As if releasing a questionable duet with Britney Spears last week wasn’t enough, Iggy Azalea is now threatening to ruin Pittsburgh’s Pride In The Street celebration on June 13.
The Aussie is the festival’s headliner, but many Pride attendees see Azalea—who’s clearly stated that she’d like to steal black culture, sell it and people better “get used to this”—as far from what they had in mind for an event inspired by a lesbian and two trans women of color who kicked off the Stonewall Riots. According to the Pittsburgh City Paper, people have taken to Facebook to voice their concerns over racism and homophobia in the performer’s tweets and lyrics, and to decry her inclusion through the Delta Foundation, who booked her act:
“The Iggy Azalea thing was just a last straw for folks,” says Michael David Battle, founder of the Garden of Peace Project, a local organization that often works with the most vulnerable LGBT people. “Since Delta took [Pride] over, it’s been a white, cis, gay man’s event.
“It goes back to the root of pride and how pride was started — by two trans women of color who were retaliating against police violence,” Battle says of the Stonewall riots. “That type of rebellion of trans women of color is something that has to be celebrated and honored” — something he says Delta has never done.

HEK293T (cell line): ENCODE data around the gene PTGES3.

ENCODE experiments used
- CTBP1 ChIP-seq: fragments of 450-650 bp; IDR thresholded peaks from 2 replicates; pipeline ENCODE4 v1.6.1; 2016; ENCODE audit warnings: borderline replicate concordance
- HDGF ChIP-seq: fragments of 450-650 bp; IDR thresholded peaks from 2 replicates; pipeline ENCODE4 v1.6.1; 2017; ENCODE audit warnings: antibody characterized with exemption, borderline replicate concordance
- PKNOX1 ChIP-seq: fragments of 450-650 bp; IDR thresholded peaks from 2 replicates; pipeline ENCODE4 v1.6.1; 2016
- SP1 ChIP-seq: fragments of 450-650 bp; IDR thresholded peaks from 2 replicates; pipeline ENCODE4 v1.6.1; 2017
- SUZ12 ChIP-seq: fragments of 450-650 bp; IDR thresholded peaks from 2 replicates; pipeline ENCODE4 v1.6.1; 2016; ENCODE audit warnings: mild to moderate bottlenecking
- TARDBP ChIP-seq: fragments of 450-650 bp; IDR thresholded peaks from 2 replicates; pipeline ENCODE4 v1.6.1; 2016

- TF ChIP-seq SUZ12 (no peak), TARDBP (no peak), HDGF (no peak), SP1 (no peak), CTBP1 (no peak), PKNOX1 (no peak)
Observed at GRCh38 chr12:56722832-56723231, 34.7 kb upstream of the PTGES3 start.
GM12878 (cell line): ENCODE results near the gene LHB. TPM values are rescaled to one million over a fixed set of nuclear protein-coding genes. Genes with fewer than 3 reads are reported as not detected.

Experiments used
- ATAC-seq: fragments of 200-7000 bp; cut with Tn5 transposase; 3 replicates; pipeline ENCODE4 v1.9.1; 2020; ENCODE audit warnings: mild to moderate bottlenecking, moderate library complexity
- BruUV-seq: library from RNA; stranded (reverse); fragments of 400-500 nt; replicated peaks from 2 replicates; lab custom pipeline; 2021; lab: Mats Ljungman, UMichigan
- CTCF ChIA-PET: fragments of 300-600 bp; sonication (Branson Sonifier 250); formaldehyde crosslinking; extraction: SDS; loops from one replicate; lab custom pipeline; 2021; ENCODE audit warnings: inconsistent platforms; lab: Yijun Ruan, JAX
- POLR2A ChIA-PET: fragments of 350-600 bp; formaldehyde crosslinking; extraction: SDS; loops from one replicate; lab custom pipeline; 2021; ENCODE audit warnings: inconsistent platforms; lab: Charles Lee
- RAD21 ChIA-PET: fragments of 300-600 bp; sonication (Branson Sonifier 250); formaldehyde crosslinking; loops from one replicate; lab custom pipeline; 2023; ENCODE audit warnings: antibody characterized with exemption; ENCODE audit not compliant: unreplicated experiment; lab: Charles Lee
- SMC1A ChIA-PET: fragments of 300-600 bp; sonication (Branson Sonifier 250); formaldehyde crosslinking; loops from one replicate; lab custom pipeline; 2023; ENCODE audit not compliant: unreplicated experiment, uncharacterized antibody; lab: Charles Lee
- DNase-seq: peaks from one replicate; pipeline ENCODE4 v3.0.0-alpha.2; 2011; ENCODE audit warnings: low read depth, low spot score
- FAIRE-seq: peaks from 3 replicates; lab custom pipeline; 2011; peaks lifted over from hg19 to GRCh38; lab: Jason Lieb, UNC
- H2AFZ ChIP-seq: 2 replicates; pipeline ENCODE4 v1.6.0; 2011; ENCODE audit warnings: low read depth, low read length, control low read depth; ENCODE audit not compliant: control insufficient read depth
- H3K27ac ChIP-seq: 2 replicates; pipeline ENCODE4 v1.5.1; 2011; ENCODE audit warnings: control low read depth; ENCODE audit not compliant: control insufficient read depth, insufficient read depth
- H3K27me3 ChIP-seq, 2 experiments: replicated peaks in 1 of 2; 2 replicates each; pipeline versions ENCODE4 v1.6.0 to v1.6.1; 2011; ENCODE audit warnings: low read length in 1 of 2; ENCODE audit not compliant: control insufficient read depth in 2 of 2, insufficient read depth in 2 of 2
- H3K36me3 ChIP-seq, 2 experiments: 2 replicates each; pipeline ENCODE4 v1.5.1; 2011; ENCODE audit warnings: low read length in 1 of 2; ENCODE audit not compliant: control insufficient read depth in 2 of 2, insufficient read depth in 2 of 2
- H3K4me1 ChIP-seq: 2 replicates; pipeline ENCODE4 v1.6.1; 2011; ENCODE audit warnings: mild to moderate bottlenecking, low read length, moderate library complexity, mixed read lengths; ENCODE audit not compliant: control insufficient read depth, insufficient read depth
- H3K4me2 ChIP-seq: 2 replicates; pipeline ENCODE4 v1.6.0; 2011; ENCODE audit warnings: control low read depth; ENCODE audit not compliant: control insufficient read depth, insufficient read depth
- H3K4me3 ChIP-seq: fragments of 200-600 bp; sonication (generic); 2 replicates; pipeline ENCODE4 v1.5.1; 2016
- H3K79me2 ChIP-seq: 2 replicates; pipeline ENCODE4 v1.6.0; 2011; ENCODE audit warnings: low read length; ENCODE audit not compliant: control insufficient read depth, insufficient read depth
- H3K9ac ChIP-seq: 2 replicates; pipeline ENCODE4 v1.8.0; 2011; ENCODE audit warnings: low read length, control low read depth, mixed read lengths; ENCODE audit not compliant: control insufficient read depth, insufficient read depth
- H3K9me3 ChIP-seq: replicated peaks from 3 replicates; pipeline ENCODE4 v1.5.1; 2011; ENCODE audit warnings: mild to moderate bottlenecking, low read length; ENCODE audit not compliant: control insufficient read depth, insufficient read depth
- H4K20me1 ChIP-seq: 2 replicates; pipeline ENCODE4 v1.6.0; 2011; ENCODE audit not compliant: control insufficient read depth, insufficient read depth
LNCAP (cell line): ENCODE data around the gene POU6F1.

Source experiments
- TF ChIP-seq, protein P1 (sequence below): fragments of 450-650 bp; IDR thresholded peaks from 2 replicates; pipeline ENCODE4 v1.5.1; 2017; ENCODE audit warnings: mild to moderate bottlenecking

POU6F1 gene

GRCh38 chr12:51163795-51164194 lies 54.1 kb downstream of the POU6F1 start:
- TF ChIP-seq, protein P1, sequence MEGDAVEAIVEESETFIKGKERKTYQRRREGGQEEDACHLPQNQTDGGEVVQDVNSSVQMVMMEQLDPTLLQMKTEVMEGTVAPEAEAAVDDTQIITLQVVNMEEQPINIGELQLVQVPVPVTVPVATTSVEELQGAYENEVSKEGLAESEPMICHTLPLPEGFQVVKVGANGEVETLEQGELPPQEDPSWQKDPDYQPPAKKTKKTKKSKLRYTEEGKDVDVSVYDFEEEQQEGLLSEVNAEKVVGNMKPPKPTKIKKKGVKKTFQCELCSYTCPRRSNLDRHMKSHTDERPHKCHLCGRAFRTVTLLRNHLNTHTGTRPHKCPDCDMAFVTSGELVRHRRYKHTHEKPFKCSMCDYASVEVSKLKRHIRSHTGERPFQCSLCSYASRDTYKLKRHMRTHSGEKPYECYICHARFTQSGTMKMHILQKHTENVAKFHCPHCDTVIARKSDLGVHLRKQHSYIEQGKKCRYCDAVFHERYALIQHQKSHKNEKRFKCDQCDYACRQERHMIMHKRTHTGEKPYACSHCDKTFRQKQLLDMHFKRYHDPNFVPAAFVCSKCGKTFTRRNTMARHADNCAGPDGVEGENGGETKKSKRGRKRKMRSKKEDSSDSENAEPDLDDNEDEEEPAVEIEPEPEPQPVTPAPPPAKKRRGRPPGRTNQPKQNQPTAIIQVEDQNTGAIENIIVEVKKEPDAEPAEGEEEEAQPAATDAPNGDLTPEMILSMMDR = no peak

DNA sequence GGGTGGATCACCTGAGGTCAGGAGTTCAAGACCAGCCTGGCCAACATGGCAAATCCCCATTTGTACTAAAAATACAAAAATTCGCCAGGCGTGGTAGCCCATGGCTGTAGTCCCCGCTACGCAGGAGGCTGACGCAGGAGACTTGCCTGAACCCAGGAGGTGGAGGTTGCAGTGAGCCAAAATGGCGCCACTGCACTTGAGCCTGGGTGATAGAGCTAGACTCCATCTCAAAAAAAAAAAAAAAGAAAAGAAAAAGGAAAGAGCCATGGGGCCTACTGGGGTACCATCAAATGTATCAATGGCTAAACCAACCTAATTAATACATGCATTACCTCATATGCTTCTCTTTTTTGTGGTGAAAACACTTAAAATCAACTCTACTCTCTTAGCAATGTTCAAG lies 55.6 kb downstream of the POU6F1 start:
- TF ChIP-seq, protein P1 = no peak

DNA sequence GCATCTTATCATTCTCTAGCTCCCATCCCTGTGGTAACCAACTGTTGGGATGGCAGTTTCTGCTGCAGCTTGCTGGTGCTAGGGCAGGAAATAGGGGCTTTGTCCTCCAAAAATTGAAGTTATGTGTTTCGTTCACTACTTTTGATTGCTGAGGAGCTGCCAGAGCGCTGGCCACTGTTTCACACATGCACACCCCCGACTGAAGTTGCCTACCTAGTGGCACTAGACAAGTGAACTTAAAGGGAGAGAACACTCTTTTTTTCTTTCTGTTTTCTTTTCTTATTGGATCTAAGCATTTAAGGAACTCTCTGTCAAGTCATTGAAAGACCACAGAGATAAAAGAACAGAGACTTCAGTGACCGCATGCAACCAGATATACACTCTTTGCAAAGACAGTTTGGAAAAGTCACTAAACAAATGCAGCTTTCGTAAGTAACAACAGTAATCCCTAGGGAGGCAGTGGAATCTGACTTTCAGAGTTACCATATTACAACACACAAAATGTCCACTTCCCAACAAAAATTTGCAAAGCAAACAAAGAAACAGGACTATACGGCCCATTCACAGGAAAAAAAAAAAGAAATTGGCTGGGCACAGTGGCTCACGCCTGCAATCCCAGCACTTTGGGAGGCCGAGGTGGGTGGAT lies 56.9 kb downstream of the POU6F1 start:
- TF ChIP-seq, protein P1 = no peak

Delta Foundation is a local Pennsylvania LGBT non-profit organization begun in 1996 with the purpose of “uniting and fostering good fellowship and social interaction among LGBT residents in the metropolitan Pittsburgh area,” according to their website. For their side, the Delta Foundation released this statement to PCP:
If we believed that Iggy Azalea was racist or homophobic, we certainly would not have selected her to headline Pittsburgh Pride. We also don’t believe she would have agreed to come if she was racist or homophobic. Iggy is a highly regarded artist and female entertainer and we have received a tremendous amount of positive messages from members of the community and our allies both locally and nationally that are excited that she will be performing at Pittsburgh Pride.
We believe that the push back is part of a larger discussion happening across America as it relates to race and gender. We believe that same conversation needs to happen here in Pittsburgh and today reached out to several community leaders about facilitating a discussion about race and gender specifically as it relates to the LGBT community. We look forward to being a part of this conversation in the very near future as we work to make Pittsburgh the most livable city for all.
Image via Getty.
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